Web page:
Since 2015, the weeklong sake-making workshop at Obata Shuzo, one of Sado Island’s sake breweries, has attracted aficionados from across the world, drawn by the unique opportunity to delve into the hard work of brewing.
Sadly, this year fifth-generation brewery owner Rumiko Obata had to cancel the popular workshop. Sake-making is a close-quarters affair, not ideal for social distancing and, of course, she also has to take into account the safety of her Niigata Prefecture island community. “I am holding online tours of the brewing process at the moment, however there is so much one misses out on by not being there in person,” she says.
2020 is proving to be a tough year for breweries. While private consumption of Japan’s alcoholic beverages may be unaffected, the drop in international visitors and those dining out has resulted in a massive decline in sales to restaurants and drinking establishments that has deeply affected sake breweries across the country.
The most dramatic impact appears to be on small jizake (local sake) producers and breweries.
According to a panel discussion held by sake experts and published in Saketimes, the pandemic has forced breweries to start relying on online sales, an area in which many smaller producers were lagging. With bars and restaurants closing, these small breweries are having to find ways to connect to customers directly, rather than through restaurateurs, some for the first time.
Obata, whose website is available in seven languages, agrees that reaching out to customers through the internet is essential. “While we already were selling our sake online, we had to strengthen our presence on social media and create more video content,” she says.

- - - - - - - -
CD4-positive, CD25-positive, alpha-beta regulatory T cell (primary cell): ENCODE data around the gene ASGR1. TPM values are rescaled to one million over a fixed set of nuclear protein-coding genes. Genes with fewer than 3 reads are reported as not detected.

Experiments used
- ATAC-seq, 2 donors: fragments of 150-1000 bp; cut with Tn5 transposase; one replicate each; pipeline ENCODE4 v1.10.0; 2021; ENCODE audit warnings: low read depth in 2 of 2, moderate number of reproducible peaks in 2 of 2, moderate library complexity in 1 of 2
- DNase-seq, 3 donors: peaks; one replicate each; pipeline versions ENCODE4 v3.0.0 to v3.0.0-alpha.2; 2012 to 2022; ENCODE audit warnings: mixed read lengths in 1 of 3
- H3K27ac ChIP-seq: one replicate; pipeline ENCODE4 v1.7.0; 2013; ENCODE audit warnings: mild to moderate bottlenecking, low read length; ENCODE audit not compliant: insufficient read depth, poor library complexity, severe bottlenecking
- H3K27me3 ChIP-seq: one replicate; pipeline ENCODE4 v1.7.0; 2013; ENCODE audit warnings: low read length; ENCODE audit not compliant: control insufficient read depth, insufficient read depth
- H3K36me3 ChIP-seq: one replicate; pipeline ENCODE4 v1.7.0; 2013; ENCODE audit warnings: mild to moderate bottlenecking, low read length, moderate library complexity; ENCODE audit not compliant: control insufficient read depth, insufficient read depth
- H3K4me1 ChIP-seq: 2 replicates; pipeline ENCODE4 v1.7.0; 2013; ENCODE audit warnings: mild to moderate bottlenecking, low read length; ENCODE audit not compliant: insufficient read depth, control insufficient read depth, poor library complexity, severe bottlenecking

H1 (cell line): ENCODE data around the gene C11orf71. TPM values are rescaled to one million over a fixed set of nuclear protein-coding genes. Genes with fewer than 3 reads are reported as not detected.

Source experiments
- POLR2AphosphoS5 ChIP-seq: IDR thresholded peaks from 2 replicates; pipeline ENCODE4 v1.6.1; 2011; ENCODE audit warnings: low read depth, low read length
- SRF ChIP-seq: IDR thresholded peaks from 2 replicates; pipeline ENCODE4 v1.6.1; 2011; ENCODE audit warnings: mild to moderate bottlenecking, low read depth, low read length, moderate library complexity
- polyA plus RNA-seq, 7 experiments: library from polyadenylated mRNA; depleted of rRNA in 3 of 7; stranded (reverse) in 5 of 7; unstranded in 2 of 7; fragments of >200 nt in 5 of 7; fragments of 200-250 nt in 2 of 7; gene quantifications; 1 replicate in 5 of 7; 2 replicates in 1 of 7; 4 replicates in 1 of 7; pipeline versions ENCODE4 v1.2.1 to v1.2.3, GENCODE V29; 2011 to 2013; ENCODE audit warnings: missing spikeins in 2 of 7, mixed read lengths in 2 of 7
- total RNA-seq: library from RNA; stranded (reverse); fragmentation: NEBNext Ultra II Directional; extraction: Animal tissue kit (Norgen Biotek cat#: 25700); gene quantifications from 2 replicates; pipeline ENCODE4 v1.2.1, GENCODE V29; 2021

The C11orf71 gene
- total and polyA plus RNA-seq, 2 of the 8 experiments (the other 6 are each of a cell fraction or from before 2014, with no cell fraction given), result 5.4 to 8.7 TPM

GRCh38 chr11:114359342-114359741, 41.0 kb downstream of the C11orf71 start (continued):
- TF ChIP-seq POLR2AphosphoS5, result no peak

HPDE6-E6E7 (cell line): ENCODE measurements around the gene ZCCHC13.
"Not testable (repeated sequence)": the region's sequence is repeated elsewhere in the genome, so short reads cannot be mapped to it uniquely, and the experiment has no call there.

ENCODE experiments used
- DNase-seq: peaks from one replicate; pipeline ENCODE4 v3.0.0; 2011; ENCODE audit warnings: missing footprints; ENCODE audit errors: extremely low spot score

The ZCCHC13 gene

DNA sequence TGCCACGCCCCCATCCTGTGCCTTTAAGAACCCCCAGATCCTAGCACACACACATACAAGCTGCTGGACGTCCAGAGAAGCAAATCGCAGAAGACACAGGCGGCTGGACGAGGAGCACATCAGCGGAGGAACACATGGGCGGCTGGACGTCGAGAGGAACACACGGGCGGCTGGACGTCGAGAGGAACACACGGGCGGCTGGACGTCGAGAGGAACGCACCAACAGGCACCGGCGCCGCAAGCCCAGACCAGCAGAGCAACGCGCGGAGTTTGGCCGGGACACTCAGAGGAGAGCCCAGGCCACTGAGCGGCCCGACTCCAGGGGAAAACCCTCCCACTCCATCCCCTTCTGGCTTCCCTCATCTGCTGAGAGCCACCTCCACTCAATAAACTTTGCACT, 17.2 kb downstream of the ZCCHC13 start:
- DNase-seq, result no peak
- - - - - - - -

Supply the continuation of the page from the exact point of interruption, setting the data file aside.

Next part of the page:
Obata Shuzo is not the only business turning to the web. Fukumitsuya, a brewery in Kanazawa, Ishikawa Prefecture, that dates back to 1625, has released lyrical YouTube videos — as well as a rap song! — in English and Japanese about sake-making to bring attention to the work behind the scenes.
Still, many sakagura (breweries) have had to turn to crowdfunding on sites such as Campfire and Makuake, or even sites managed by individual prefectures, to keep going; others hopped on the on-nomi (online drinking party) trend to present their brews to a larger audience.
Some have pivoted production entirely. Three producers — Kokuryu Sake Brewing Co., Yoshida Shuzoten Co. and Tanabe Shuzo Co. — in Fukui Prefecture came together to create disinfectant alcohol for use in their town’s public buildings and schools instead of their usual products, a move also seen in awamori (a traditional Okinawan spirit) producers in Okinawa. Muromachi Shuzo, in Okayama Prefecture, even started selling its stockpiles of rice directly to consumers, instead of turning it into sake.
Obata has opted to use her brewery’s sake to send messages of hope, creating a special series called “Under the Same Sky.” The drink’s message of connection, along with its artistic, glow-in-the-dark labels, is proving to be a hit, as was its crowdfunding project for Ryu no Megumi, a sake made from Koshihikari rice grown in Sado’s terraced fields.
Obata’s ongoing support for local farmers is important, as the knock-on effect of the decrease in sake production and sales is bad news for rice farmers, particularly those that specialize in varieties usually used exclusively for brewing purposes.
“I think that one of the effects of the pandemic has been a move away from mass-produced goods, and a new recognition of original craftsmanship,” Obata says, explaining that the public’s preservation of this part of Japanese culture could have far-reaching effects. “So, please consider buying sake from smaller breweries. By enjoying lovingly made sake, people will support rice farmers as well, which also leads to protecting the landscapes of Japan.”
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